(There’s a law in Germany that prescribes price maintenance on books, so you can only get better deals on leftover-stock of books that are officially out of print; it takes years for books to be published as paperbacks – if that happens at all – so I’ve more than once spent $150 to $200 on a factbook.)

  • Ramon,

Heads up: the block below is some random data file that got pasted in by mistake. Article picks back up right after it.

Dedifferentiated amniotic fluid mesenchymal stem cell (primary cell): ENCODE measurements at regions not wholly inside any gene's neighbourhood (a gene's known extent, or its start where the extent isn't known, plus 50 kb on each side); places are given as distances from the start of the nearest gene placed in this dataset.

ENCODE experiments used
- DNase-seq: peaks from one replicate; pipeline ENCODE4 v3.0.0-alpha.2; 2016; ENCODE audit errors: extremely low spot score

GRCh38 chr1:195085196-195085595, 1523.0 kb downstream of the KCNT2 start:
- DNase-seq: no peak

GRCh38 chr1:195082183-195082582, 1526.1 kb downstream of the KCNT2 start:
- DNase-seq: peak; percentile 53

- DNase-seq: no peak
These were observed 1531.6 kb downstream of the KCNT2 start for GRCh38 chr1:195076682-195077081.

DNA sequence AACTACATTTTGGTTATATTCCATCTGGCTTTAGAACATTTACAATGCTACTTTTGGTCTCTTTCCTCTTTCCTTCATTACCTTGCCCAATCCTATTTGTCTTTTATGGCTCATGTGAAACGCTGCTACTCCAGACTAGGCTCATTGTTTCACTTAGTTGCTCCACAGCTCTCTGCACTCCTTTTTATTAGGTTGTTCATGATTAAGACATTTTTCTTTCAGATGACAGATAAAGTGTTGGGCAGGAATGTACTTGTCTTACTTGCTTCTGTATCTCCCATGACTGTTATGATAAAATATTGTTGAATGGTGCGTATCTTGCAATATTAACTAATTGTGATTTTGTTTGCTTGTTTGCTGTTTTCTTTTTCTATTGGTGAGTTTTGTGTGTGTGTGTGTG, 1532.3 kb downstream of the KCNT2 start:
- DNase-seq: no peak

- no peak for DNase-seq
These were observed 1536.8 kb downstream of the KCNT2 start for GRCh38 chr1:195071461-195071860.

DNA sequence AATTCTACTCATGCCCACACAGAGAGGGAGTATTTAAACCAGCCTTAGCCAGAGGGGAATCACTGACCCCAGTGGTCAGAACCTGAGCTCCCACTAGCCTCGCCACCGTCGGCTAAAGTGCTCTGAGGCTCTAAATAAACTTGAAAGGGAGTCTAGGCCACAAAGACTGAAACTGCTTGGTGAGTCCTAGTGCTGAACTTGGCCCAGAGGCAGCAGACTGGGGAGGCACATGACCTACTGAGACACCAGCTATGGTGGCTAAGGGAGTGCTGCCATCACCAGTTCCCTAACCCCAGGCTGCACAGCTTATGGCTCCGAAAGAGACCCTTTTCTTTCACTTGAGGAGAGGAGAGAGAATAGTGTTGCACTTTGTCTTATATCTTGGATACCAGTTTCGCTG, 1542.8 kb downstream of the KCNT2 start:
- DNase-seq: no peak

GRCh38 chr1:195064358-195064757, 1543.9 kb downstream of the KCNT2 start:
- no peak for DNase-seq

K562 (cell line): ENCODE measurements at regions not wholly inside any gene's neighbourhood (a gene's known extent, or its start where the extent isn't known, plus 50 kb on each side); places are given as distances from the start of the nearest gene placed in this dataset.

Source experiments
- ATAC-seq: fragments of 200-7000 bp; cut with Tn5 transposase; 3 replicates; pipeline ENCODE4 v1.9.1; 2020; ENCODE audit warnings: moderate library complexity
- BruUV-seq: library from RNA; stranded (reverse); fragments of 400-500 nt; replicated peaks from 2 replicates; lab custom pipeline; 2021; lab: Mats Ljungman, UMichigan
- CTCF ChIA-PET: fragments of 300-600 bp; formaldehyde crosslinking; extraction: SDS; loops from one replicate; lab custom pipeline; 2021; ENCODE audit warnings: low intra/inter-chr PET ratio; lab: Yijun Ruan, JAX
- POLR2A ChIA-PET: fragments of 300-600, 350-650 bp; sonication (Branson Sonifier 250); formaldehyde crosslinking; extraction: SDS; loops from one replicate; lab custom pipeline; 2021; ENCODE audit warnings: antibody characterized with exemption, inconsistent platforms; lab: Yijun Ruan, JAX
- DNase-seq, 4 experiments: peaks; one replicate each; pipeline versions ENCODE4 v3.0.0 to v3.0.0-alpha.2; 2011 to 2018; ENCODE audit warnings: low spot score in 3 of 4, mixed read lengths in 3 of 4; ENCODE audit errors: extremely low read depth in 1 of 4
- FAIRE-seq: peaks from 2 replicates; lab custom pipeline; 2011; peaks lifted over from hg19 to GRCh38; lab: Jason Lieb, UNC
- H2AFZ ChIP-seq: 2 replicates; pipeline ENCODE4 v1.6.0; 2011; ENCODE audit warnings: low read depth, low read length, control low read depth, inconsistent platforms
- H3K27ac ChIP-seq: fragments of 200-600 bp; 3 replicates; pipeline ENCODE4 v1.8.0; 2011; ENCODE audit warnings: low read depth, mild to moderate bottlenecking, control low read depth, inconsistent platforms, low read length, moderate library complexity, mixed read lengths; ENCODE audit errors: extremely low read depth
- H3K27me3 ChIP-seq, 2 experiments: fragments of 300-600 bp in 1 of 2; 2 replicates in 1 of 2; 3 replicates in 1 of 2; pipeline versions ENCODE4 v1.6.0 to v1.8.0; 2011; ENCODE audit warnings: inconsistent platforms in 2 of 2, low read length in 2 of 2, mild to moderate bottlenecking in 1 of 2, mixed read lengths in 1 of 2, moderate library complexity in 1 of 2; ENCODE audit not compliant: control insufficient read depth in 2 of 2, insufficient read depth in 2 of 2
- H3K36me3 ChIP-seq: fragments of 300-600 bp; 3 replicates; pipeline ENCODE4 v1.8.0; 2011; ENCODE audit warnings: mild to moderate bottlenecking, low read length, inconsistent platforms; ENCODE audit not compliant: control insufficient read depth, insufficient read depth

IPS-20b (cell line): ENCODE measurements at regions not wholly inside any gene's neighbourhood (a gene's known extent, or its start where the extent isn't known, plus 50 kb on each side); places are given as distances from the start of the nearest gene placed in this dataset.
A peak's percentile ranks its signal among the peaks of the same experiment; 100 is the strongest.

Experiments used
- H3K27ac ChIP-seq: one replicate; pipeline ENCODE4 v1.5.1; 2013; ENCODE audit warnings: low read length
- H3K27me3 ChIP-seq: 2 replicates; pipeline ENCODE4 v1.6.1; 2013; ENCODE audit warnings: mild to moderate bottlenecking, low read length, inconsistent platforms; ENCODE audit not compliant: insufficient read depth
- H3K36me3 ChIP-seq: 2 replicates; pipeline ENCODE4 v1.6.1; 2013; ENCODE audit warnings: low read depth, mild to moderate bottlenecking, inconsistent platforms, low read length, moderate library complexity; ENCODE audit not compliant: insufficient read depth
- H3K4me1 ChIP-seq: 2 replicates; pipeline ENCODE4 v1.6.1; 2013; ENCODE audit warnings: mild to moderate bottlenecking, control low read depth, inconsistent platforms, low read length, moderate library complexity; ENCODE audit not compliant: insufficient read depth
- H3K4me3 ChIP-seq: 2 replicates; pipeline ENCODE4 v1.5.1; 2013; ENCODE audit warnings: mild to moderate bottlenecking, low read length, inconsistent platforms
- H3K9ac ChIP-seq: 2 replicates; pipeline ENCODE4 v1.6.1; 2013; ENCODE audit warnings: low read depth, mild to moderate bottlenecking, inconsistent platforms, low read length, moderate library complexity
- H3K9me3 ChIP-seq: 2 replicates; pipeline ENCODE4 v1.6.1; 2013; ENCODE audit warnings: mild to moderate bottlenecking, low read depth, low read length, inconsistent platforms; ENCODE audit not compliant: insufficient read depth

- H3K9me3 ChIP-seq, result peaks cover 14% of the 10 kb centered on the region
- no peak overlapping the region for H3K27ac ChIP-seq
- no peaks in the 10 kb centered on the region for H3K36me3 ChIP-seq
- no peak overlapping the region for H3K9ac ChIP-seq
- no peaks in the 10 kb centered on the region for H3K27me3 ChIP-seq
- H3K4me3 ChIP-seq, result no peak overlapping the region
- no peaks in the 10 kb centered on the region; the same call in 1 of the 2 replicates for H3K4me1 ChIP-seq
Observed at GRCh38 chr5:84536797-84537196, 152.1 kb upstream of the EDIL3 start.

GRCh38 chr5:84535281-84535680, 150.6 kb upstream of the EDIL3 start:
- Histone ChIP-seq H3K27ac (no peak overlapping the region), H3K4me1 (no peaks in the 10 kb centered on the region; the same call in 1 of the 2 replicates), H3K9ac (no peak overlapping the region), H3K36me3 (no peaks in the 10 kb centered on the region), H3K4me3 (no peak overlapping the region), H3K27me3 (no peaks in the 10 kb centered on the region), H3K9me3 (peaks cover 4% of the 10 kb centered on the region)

I don’t think I’m going that far out on a limb in assuming that your reliance on the Chicago Manual doesn’t have a damn thing to do with its expense, but on the flexibility and artfulness of its approach to style. I’ll have to check it out. Of course, I’ve always found that what distinguishes the useful manuals from the shit is the extent to which they recognize that the purpose of stylistic guidelines is to promote the transparent and felicitous use of the English language, and never a rigid or static adherence to rules for their own sake. The pretentiousness of the latter is the sworn enemy of good writing, and is most often reflected in such nonsense as grammatical “propriety,” with its smell of prissy, schoolmarmish condescension. As you suggest, the stylistic guidelines for colons aren’t “rules” at all, but recommendations contingent on exactly one variable: whatever makes writing clearer. Just as they for such other punctuation, as, say, commas. Not surprisingly, those most enthusiastic about inscribing the rules of grammar on their own set of stone tablets are frequently the most passionate advocates of such hypercorrect idiocy as the prohibition against split infinitives, or ending a sentence in a preposition, or the use of an apostrophe with acronyms.